A town like Ennis


On a visit home over Christmas, writer and actor Mark O'Halloran reflects on growing up in a small town, with Brian O'Connell

It's early afternoon on St Stephen's Day and the streets of Ennis are groggily waking from their Christmas slumber. Pub-crawlers and chip punnets have yet to inhabit the town, and the main square wouldn't be out of place in a Sergio Leone reel.

Known locally as the "Height", the town centre is dominated by a statue of Daniel O'Connell who was elected here in 1828, paving the way for Catholic Emancipation a year later. Almost a century after that, Eamon de Valera addressed a jubilant Clare electorate from the same spot, delivering his famous, "Well, as I was saying to you when we were interrupted" speech. Yet for generations of Ennis youths, the historical angle was entirely arbitrary. From greasy-haired metal heads to well-trimmed mods, the steps around the Height became a geographic constant on which to plant their rebellious selves.

Flagons passed freely round the "hairys at the Height", as they became known, as they sat in judgment, rain or shine, pouring scorn on the seemingly orthodox lives of those around them. You were a nobody in Ennis if you hadn't sat at the Height at least once in your youth. It was, in retrospect, a site of disaffected youth and provided physical refuge for those who didn't quite fit in anywhere else.

Mark O'Halloran often found himself drawn to the Height as a youngster. In the early 1980s, there wasn't much for the non-sporty, creative types to do in a town such as Ennis. You either conformed or you kicked back, allowing your feelings to be articulated via British rock stars or dog-eared Beat classics.

For O'Halloran, the role of outsider, evident in his writing, owes its origins to growing up in Ennis, out of synch with the prevailing mood. The sense of dislocation began at school, at Rice College, a Christian Brothers domain where Pádraig Pearse and GAA often played second fiddle to education. Nowadays, the secondary school has expanded almost beyond recognition, and the brothers have long since left the hood. Walking around, O'Halloran is hard pressed to excavate a sentimental soft spot for his old alma mater. "I think you should hate your school days," he says, standing outside the playground, "I don't blame anyone for it and nothing particularly evil happened.

They were very dark days - the way they taught the kids was dark and I don't have particularly fond memories." With four of his brothers passing through the school before him, O'Halloran was known more by association than as an individual. When it came time to transfer to the secondary school next door, his feelings of otherness accelerated.

"In secondary school you couldn't study art, unless you did it after school, and the idea of extending the school day in any way was not an option. It's not that I had this great desire to paint, but I was drawn to the arts. I was catastrophically bad at sports, and so rock 'n' roll became a means to escape and explore another world. At home, there was Hotel California and Queen's Greatest Hits, but with the gang I hung about with, we were into anything that was different. In 1985 the Jesus and Mary Chain happened and that really changed our lives."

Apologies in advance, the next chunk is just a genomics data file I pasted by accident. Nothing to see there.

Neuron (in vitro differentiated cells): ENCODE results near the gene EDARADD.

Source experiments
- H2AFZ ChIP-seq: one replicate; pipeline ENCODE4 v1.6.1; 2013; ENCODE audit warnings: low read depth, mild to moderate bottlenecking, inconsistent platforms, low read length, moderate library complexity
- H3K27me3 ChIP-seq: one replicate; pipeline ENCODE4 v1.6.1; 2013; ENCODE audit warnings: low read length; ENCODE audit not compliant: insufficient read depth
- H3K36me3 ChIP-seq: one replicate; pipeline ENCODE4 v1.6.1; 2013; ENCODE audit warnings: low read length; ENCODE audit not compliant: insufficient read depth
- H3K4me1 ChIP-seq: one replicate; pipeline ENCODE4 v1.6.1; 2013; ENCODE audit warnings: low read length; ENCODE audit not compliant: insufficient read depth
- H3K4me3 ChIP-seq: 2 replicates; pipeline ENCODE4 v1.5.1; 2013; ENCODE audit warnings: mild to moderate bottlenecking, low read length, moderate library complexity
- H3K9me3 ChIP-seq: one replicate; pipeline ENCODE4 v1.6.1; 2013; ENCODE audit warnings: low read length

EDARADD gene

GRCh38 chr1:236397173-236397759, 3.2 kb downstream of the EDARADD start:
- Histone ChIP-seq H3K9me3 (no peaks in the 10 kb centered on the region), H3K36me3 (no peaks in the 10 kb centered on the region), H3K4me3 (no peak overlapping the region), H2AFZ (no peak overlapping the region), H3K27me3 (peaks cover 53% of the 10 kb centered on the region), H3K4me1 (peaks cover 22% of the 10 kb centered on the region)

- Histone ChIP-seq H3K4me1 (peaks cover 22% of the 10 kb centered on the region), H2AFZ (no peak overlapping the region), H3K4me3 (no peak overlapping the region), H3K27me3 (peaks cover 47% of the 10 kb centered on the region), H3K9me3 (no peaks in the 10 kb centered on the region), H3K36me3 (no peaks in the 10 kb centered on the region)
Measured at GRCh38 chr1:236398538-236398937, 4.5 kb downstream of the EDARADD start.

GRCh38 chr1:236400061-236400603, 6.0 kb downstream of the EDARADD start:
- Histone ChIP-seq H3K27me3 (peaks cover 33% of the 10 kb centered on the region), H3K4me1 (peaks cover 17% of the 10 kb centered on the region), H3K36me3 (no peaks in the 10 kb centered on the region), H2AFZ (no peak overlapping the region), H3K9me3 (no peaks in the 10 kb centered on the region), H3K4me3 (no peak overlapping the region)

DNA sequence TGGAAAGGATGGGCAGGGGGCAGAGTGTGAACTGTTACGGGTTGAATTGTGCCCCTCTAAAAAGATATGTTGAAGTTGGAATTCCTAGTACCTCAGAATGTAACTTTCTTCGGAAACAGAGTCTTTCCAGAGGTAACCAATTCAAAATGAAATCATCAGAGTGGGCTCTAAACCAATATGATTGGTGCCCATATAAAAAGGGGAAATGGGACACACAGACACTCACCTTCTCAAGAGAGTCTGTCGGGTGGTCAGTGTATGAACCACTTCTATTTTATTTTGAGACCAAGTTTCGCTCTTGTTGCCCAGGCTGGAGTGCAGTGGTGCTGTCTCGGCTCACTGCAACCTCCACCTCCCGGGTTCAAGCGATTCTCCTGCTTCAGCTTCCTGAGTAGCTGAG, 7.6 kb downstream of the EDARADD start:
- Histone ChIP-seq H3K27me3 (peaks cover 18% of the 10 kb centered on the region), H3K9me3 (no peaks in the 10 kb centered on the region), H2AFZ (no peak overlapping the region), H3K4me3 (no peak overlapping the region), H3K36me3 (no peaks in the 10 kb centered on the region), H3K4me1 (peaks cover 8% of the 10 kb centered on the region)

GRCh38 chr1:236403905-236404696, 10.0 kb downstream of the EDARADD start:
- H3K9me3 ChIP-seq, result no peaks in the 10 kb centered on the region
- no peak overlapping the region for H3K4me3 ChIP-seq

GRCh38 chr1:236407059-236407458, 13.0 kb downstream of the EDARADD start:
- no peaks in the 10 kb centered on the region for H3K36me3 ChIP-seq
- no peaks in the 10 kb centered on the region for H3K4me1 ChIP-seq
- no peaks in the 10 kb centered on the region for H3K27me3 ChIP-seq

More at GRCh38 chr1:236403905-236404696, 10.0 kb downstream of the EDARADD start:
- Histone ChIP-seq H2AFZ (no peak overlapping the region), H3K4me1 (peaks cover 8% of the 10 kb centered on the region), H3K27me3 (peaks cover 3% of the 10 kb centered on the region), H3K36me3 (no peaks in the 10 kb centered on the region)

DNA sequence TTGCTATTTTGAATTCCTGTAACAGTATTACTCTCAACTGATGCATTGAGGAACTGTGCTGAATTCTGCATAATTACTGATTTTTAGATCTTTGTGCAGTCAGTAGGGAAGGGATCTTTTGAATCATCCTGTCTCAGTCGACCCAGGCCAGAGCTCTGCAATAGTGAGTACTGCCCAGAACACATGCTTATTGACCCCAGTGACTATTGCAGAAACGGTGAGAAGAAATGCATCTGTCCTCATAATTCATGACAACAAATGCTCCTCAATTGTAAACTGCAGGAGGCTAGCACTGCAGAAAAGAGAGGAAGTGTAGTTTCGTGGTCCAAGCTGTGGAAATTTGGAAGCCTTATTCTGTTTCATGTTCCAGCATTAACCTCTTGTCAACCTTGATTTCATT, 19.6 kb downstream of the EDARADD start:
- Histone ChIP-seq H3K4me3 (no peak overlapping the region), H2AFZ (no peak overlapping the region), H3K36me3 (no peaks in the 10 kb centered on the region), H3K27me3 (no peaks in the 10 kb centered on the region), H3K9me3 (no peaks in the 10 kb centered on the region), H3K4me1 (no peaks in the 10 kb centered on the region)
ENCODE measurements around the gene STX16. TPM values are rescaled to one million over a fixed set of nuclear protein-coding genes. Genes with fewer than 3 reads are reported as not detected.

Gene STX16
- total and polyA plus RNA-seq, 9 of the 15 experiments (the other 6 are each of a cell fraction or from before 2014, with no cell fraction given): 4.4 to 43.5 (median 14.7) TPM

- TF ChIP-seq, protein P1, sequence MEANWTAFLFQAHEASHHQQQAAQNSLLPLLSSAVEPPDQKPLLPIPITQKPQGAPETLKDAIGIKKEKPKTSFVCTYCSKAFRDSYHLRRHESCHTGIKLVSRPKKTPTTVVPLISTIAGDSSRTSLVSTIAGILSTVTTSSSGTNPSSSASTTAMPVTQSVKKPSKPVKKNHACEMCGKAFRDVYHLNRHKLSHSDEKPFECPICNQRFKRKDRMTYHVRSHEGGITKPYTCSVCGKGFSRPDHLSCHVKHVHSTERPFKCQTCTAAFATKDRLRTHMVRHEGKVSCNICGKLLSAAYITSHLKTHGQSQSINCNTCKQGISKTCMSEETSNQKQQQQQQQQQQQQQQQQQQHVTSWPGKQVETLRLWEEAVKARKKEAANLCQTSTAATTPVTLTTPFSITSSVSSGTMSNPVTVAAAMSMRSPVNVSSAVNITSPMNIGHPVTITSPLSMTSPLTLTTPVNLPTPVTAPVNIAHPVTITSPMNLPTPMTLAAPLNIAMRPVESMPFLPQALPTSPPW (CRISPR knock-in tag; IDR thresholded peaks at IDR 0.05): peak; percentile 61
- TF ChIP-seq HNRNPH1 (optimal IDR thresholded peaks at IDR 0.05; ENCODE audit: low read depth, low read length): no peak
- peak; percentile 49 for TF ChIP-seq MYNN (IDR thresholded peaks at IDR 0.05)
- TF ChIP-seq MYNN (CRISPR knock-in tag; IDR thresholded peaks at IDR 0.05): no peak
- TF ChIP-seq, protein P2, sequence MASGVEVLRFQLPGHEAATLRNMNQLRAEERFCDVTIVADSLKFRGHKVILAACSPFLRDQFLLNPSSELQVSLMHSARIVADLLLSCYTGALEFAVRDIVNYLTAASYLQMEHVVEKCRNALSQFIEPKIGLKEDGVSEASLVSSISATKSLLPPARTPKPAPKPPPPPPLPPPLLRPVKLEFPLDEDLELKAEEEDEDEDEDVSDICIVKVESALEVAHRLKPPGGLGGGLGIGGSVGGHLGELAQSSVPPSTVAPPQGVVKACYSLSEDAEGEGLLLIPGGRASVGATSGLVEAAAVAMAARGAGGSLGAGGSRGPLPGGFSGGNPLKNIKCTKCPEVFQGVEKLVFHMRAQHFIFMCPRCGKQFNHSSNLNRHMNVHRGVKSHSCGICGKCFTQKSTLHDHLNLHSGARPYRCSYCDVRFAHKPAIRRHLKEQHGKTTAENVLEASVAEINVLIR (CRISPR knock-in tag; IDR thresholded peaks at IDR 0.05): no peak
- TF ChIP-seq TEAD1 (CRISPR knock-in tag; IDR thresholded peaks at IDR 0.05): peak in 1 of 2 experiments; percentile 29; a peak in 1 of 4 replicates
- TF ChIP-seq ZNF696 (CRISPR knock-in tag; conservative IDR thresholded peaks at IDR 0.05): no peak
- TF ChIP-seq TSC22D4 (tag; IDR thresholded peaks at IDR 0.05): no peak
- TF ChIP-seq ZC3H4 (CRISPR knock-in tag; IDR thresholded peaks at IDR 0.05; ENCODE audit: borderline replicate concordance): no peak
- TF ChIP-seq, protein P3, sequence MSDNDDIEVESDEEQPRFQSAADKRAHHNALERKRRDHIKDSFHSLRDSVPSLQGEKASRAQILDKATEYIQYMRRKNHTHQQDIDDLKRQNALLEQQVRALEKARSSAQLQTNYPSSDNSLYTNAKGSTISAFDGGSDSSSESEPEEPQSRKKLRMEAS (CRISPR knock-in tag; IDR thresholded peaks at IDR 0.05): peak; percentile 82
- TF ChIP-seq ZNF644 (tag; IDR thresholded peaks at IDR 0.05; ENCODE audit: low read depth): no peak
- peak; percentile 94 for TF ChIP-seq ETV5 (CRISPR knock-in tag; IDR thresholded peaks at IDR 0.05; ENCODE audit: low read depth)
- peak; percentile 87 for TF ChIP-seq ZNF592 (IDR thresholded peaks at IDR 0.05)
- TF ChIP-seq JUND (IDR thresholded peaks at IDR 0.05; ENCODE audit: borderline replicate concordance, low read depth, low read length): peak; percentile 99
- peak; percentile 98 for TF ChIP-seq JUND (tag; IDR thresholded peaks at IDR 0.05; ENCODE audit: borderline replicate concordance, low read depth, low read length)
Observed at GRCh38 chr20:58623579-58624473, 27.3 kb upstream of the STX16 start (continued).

Those who didn't conform stood out in Ennis, a town commercial in its function, but decidedly rural in its outlook. O'Halloran and his ilk found some safety in numbers. "There were very few of us really.

"The 'hairys at the Height' qualified, but we were vaguely going towards the Goth thing, with bad haircuts and black clothes. I remember one guy was threatening to beat me up once and he said, "I'm going to kick your head in, you Echo and the Bunnymen wanker!" That was kind of interesting. I think those gangs are so important as a kid. If I had been born 15 year earlier I would have been a mod and I think you should belong to a gang and have a bad haircut or two as a kid. It's important." After secondary school, he found himself following the family tradition of going to college and found himself in NUI Galway studying science. The experience didn't last long, yet it had lasting influences in other respects.

'I THINK THERE was an expectation to do well. All of the family would have gone to college, and of course I made the mistake of following suit. I didn't last very long and I failed all my exams and left. We wanted to live the rock 'n' roll dream, which was hard because I'd never joined a band. Living life seemed more important - would you go to London or New York? That was the important thing, not what you did when you got there." Galway wasn't a total waste of time - he was introduced to theatre for the first time, courtesy of Druid. "I was blown away by it. I'd never seen a play and the idea even that I would have stood up in school and said 'I want to be a writer or actor' would have been impossible. I headed to Amsterdam for a year and came back to audition for the Gaiety School of Acting. It took a lot to say I wanted to be an actor."

Within a year of graduating, O'Halloran was in the West End with a bit part in a touring version of Juno and the Paycock. In the following years the work was steady, and he worked with practically every major Irish company, doing some memorable work with Corn Exchange in particular. Coming back to Ennis in those years, he felt more and more alienated, as the friends he sought refuge in had long since departed.

"When I came back, I realised all my friends had gone.